I ride my bike because I enjoy it, I like it more when it works better, if it looks good then great, if not; whatís new? If you want to talk about how terrible the pedal is, try it first, and then tell us how it felt when you rode them! They are built to last, these are not to be compared with any magnesium pedal for strength and durably. I donít know if they come in steel yet, but they probably will, and they will probably out last the rest of your components. So the money you save every year by not buying a new set of pedals, you can keep. ;-)
    Another thing: You have to spend $$$ for this pedal because some one else spent $$$$. When it turns out that the idea is bomb proof (which it is) and a big company will indorse the design, then you can have this pedal for a bit less money. Until then you could be one of the people that made it happen. We donít need scientists to tell us when a pedal is better. Just think about it for a second; if you could keep your foot from flying off and slamming your shin into the cleats on you pedal at 100 mph, would you? It might not happen that often for you pros, but when it does you remember it, right? And there are plenty more advantages to go around. Too darn bad I donít have a bike worthy of this pedal but for those of you who do: Can I ask what are you waiting for??

    Dean Williamson and Tim Wright did a lot of good old real hands on work to make this pedal happen; itís a shame all we have to do is ride them.
    Tim Wright by the way is a pimpomatic machinist dedicated to doing the best work humanly possible. Iím not kidding; if there was a technical problem in the mechanics it would have been found. So ask your questions, but know that they are not original.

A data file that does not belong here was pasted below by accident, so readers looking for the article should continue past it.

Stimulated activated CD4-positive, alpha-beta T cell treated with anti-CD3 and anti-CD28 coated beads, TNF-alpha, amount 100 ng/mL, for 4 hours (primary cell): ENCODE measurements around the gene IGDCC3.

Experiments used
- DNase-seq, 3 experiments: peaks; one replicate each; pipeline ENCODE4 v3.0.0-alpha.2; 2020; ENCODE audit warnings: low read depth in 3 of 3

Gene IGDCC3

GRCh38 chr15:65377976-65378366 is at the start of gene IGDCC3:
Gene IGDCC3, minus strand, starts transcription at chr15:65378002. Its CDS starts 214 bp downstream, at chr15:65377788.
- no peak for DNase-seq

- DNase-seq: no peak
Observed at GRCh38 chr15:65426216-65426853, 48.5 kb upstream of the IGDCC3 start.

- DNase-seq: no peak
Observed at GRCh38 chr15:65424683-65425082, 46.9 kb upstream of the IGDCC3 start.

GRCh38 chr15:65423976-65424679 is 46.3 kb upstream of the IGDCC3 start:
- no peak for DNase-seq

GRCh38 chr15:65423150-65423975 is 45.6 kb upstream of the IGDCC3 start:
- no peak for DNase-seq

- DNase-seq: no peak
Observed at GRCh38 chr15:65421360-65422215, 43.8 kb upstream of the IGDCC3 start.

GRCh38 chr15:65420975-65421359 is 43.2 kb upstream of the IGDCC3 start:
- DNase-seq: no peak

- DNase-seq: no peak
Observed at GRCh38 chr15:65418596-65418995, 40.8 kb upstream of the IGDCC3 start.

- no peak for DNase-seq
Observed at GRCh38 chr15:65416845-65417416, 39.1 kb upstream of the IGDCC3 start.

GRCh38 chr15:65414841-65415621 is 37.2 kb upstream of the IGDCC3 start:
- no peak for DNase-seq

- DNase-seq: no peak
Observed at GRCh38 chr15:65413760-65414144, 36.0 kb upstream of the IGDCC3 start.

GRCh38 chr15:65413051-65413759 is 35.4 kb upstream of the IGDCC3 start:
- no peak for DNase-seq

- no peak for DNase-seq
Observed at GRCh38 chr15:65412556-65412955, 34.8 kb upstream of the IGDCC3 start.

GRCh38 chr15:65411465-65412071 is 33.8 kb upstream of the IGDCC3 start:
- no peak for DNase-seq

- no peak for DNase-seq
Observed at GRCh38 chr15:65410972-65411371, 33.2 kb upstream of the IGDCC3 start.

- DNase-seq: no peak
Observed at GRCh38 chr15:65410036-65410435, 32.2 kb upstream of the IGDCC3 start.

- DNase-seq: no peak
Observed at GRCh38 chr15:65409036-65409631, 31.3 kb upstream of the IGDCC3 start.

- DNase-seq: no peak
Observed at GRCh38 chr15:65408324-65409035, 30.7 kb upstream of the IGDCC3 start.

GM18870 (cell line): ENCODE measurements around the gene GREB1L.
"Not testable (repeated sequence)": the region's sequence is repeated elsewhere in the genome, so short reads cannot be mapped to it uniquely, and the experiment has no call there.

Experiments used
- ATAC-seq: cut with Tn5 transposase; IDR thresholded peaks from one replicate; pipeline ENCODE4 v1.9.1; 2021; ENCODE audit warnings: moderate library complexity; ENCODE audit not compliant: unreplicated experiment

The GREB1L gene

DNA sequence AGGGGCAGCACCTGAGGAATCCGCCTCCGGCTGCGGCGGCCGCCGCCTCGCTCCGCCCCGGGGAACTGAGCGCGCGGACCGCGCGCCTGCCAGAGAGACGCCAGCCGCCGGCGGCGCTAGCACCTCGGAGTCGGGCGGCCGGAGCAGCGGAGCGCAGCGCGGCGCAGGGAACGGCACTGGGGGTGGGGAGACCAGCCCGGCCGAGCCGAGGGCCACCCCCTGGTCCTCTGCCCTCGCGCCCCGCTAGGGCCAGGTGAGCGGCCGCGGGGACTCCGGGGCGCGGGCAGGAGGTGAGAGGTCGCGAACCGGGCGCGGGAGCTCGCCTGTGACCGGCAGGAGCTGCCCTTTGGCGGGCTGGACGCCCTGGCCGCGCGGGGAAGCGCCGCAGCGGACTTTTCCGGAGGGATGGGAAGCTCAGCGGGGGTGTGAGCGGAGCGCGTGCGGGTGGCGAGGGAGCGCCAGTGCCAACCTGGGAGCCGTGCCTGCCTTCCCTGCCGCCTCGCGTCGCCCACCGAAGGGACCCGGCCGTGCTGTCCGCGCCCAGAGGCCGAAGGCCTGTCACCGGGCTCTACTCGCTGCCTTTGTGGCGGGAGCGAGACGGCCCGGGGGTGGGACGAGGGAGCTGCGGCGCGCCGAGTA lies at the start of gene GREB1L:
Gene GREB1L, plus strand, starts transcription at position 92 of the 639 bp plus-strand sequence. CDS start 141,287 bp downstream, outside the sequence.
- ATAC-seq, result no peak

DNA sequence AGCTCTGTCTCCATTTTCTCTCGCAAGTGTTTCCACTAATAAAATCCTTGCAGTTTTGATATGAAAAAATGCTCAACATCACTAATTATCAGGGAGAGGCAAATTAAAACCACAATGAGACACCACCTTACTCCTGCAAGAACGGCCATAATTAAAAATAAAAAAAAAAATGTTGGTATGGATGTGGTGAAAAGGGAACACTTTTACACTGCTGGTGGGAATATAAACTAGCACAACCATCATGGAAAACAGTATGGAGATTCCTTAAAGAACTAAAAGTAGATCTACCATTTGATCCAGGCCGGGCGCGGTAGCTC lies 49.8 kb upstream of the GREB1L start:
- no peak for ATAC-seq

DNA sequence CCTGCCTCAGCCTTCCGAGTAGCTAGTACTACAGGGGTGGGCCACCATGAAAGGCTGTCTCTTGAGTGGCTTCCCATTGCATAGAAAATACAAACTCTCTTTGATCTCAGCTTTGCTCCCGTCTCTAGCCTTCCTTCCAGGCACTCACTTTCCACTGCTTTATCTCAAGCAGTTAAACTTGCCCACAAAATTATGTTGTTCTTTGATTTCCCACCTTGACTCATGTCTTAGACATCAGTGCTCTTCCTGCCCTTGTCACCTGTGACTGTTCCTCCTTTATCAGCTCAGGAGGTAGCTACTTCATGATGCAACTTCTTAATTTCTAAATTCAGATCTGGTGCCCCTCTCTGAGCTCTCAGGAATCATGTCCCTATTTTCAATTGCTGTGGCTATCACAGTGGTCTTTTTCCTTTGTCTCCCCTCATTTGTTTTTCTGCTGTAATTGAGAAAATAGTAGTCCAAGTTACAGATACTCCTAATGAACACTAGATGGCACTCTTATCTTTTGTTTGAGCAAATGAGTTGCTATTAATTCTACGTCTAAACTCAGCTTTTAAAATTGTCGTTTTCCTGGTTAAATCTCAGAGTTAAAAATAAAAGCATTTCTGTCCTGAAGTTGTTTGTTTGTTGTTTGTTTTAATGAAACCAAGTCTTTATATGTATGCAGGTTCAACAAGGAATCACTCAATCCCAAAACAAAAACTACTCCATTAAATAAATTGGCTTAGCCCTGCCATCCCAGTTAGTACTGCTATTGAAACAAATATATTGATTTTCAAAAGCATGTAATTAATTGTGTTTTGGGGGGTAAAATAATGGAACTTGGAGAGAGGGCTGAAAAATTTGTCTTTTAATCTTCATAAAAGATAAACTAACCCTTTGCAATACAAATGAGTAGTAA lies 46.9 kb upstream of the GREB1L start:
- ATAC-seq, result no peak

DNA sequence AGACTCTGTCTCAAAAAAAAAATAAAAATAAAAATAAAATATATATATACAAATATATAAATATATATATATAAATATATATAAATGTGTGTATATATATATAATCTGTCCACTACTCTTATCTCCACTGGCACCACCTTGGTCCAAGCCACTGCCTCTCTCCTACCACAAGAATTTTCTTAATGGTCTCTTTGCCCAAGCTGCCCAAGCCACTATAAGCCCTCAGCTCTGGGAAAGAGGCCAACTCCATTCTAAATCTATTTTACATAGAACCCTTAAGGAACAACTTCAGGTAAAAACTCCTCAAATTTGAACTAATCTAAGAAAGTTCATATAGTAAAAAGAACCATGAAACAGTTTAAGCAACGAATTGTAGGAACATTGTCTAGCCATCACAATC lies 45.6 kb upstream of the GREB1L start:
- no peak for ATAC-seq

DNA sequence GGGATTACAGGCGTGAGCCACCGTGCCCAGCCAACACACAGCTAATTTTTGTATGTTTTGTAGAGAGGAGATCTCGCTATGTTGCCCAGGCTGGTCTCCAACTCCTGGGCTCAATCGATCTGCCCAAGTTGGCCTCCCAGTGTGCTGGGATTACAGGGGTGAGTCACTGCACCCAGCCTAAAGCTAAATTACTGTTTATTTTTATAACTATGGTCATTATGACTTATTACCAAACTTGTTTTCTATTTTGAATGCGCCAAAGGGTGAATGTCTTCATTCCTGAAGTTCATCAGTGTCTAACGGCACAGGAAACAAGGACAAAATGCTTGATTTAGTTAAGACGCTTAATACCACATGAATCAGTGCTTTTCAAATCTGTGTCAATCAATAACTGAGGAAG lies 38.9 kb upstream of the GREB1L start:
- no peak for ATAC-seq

62. #162
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    i don't know what all the hate it about. I would possibly buy them is i was able to test them.

  63. #163
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    i love the arm chair engineers in this thred
    u would assume that if a company is gonna drop a few hundred thousand to produce a product theyed get people who knew a little more than the average kid who rides a bike 2 days a week and sits on the computer for the rest.

    it is what it is.
    like it or hate it. but dont try to sound like ur gonna out smart some guy whos getting a paycheck sealed with bling bling
    looking for someone fast to ride with in the yay

    RIDESFO

  64. #164
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    boogenman: If you ever get to Sedona I'm sure you could test them as much as you needed. If youíre not able to test them out, I would suggest you call Dean and talk with him about the pedals. Dean is a genuine guy. He'll talk with you.

    Quote Originally Posted by Bike Doc
    You or anyone else who can make it to Sedona are welcome to try them on any trail here that you wish. Unfortunately, I can't afford the time and expense to bring them to all of you, but anyone passing through Sedona, feel free to contact me at (928) 399-9669 if you would like to ride the world's only true flat pedal!

  65. #165
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    If I could try them. And like them (which I am sure I would), I would buy them. Get some of those out there and let people experience them. IMO a good pedal can make up for crank restrictions.

  66. #166
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    Quote Originally Posted by flOw dOwn
    I was checking them out on Yares' bike up there. I gave the pedal a spin with my hand and it didn't move a full rotation. I don't know how long he's had them, but the bearings seamed to be toast already. Sketch to say the least, unless you don't mind pedaling resistance.